It's no secret that the web access management (WAM) systems of the 1990s can't keep up with today's modern identity and access management (IAM) needs. But there seems to be some mystique--and even worry--around how to migrate away from these systems. If you follow a proven, four-phase approach, it's not as scary as it may seem. Let's dive right in...
Phase 1: Planning
During the planning phase, your existing WAM deployment and architecture is surveyed and understood. You'll take inventory of your applications, policies, authentication levels and methods and ask questions such as:
What access control policies are necessary?
What types of application integration is necessary?
Where will authentication happen?
What are your password management and recovery requirements?
After taking a full inventory, you'll create a plan for your new architecture and deployment model, rationalize session management and settings, and plan the order of your application migration.
During this phase, the order of application migration should also be determined. You should start by identifying a pilot application to test and validate the migration plan. The pilot application is taken through the migration phases to ensure that the process is understood, and you can gain confidence in the Ping Identity Platform. After the pilot application is successfully migrated, the remaining planned applications can gradually be migrated.
Phase 2: Initial Deployment and SSO Integration
Initial deployment starts with the installation and configuration of PingFederate® and PingAccess® in order to start integrating them with your existing identity management systems. During this phase, PingFederate is integrated into the existing authentication flows, which can support internal users stored in local directories or by delegating authentication to an existing IAM system. Additionally, the authentication flows can support federated identities from other organizations. Both PingFederate and PingAccess should be integrated into the existing monitoring, auditing and reporting tools available in the enterprise.
Phase 3: Application Migration
Application migration typically starts with the migration of a low-risk application from the existing identity management system into the Ping Identity Platform. Legacy access management objects and access control policies required to protect the application are first migrated. The next step is to integrate PingAccess with the application. This integration can happen through identity mappings or site authenticators in the PingAccess gateway or with the PingAccess agent deployed on a web server.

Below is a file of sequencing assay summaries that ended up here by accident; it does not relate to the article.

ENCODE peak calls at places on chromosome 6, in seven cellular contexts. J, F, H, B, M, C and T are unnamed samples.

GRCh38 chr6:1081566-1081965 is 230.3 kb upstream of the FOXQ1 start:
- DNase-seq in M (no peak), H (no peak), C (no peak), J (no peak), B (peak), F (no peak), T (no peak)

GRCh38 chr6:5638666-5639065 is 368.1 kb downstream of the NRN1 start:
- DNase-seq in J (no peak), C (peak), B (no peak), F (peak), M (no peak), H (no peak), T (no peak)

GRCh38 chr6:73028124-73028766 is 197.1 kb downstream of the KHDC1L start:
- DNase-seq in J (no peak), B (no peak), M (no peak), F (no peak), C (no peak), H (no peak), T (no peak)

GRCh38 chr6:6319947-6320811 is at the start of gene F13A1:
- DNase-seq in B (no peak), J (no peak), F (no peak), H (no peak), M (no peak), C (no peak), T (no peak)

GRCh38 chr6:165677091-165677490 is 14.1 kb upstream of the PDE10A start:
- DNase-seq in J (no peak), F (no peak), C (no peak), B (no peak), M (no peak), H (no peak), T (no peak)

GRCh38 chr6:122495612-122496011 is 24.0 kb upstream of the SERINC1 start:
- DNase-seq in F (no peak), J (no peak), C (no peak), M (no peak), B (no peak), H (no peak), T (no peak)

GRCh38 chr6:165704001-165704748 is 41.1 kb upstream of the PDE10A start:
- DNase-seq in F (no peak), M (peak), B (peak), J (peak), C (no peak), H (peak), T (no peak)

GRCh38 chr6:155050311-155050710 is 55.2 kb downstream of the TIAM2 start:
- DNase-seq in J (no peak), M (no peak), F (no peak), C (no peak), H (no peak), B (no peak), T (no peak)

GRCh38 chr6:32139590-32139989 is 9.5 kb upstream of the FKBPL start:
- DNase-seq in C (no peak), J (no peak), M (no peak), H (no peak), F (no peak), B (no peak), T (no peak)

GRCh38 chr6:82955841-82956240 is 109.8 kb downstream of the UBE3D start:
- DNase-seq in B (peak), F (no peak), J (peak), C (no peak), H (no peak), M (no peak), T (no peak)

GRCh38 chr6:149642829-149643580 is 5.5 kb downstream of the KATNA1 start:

PingAccess also supports more complex migration scenarios. With PingAccess, it's possible to migrate an application with an existing legacy access management agent in place without removing the agent. PingAccess can acquire the appropriate token that the application is expecting. When the agent is removed, a simple configuration change is all that's necessary to continue to protect the application. Scenarios like this are supported to reduce the difficulties of migrating applications when the department deploying PingAccess doesn't directly own the applications. You'll repeat the migration process for the remainder of the applications targeted for migration, and the phase is complete when all applications have been migrated from the existing identity management system into the Ping Identity Platform.
Phase 4: Finalize Migration
The final step in the migration is to remove the last dependencies on your existing WAM system. Typically, this means shifting the authentication responsibilities from the system into PingFederate so that PingFederate becomes the authoritative source for authentication and takes over password management responsibilities. When all WAM dependencies are removed, the legacy access management servers can be decommissioned and recycled.